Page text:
Today’s fairy tale Hans Christian Andersen’s Steadfast Tin Soldier, (it’s usually called the Brave Tin Soldier but frankly I like steadfast better) was another one that I really didn’t want to do. Regrettably, that’s the whole point of this exercise. I need a better excuse than “I don’t like this story” isn’t a good enough excuse. It has to be something like “I can’t find an English-language version of this”, as in getting The Grimm Brothers’ the Raven yesterday, or when I was doing my Nursery Rhyme challenge last year, “This is a saying about predicting whether from the colors of the sky. There’s nothing I can do with it in this monochrome medium”. So, Yeah… I had to draw The Steadfast Tin Soldier.
Because I didn’t like the story, I never did more than scan the original and only knew the cliff notes version of it. In fact, most of what I knew about it came from the Fantasia version of it (which I also considered one of the weakest of the entire collection.) So I admit I didn’t know the fine points. For example, for some reason, I had it in my head that the climactic scene of the story, which I’m using for this sketch, was a house fire. After quickly reading it I found it was some kids throwing the toys in the stove.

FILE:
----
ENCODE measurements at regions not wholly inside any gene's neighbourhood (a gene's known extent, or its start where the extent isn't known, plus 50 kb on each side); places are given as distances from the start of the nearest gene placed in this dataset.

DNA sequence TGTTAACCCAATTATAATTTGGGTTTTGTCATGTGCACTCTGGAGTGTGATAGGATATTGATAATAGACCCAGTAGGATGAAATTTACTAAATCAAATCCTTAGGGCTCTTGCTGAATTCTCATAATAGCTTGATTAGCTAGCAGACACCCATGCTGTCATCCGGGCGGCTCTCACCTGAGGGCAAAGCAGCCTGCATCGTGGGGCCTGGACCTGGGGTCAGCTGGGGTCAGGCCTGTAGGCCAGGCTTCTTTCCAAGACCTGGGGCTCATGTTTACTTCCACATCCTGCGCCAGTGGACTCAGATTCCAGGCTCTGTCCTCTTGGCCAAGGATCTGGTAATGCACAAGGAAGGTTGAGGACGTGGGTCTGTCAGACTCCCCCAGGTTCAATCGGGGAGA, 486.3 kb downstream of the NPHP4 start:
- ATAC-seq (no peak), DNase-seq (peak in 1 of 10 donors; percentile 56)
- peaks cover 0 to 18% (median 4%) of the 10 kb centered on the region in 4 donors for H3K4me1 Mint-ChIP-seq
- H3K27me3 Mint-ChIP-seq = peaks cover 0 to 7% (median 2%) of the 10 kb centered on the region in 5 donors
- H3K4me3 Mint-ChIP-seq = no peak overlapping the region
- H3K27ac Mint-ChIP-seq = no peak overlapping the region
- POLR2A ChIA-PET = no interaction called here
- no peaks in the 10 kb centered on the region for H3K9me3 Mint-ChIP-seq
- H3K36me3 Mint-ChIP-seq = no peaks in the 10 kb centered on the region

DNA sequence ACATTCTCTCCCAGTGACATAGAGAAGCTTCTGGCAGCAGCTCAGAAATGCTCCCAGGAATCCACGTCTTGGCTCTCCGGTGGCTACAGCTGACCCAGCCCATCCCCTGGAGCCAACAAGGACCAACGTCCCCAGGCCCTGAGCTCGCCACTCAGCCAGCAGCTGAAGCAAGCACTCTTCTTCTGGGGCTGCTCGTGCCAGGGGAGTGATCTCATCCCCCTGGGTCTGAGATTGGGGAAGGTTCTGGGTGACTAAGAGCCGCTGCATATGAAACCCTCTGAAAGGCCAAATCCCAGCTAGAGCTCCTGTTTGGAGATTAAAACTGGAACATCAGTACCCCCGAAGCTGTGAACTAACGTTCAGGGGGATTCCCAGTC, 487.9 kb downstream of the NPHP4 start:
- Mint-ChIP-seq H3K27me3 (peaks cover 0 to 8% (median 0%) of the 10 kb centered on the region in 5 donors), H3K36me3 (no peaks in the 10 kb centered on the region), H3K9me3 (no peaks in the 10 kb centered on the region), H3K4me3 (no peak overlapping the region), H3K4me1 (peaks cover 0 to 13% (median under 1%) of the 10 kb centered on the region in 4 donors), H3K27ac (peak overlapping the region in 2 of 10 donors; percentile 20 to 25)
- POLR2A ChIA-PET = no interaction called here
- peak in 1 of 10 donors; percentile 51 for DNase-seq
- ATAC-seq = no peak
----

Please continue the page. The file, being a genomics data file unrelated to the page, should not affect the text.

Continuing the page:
Finally, this was a strain to my 40ish aesthetic. Most of the toy soldiers boys would be playing with at the time would still look like soldiers from the Napoleonic war. So this scene would be deliberately anachronistic. Even more frustrating when I did a quick Pinterest search for pictures of toy soldiers, all I got were detailed models soldiers from world war one and two made by and for history buffs and wargamers, and illustrations of this story. (and I couldn’t look at those because that would be cheating.)
All in all, I guess it came out okay… I think I botched the ballerina. Though I can use the excuse that she’s a paper doll and I can claim she was badly drawn.